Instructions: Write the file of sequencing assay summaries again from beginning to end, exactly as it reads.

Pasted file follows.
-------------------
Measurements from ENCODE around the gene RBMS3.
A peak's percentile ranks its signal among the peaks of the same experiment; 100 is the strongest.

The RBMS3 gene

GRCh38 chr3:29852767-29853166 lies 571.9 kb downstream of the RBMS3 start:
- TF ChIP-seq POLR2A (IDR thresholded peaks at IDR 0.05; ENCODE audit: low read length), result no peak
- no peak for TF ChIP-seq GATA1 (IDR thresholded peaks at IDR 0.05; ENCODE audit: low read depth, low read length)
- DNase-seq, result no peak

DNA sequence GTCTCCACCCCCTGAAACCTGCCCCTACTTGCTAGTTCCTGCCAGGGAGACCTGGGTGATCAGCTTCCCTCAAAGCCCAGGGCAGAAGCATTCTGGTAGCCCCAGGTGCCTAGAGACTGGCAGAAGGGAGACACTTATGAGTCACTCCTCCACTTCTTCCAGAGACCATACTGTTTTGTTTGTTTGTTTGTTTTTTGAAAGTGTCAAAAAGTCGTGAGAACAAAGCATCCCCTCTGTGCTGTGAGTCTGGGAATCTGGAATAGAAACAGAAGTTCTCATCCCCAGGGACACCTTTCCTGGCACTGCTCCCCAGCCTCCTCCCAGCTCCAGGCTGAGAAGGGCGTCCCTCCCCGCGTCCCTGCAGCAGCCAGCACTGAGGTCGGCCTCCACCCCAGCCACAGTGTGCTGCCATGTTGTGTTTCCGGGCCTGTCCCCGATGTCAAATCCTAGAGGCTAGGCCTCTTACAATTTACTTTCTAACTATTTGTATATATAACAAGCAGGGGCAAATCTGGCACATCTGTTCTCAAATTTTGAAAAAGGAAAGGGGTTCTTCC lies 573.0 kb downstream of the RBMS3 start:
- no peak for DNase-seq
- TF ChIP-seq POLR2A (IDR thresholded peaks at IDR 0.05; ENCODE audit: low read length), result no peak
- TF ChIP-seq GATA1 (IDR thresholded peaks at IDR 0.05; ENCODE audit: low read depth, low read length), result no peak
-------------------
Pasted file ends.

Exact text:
Measurements from ENCODE around the gene RBMS3.
A peak's percentile ranks its signal among the peaks of the same experiment; 100 is the strongest.

The RBMS3 gene

GRCh38 chr3:29852767-29853166 lies 571.9 kb downstream of the RBMS3 start:
- TF ChIP-seq POLR2A (IDR thresholded peaks at IDR 0.05; ENCODE audit: low read length), result no peak
- no peak for TF ChIP-seq GATA1 (IDR thresholded peaks at IDR 0.05; ENCODE audit: low read depth, low read length)
- DNase-seq, result no peak

DNA sequence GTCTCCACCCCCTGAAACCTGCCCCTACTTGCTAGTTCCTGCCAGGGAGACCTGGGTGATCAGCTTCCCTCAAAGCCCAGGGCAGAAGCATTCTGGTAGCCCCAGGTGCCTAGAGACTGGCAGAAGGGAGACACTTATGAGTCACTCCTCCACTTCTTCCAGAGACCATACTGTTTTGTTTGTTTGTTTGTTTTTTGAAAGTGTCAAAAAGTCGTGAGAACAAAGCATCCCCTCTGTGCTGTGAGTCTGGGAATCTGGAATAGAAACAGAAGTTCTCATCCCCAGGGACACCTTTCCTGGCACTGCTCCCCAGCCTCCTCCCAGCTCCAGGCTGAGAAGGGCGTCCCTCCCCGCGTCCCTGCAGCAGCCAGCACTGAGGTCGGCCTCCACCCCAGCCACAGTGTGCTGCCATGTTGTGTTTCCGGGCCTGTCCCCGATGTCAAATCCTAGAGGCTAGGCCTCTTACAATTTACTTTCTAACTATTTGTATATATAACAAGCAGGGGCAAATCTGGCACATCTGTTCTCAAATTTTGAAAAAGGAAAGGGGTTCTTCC lies 573.0 kb downstream of the RBMS3 start:
- no peak for DNase-seq
- TF ChIP-seq POLR2A (IDR thresholded peaks at IDR 0.05; ENCODE audit: low read length), result no peak
- TF ChIP-seq GATA1 (IDR thresholded peaks at IDR 0.05; ENCODE audit: low read depth, low read length), result no peak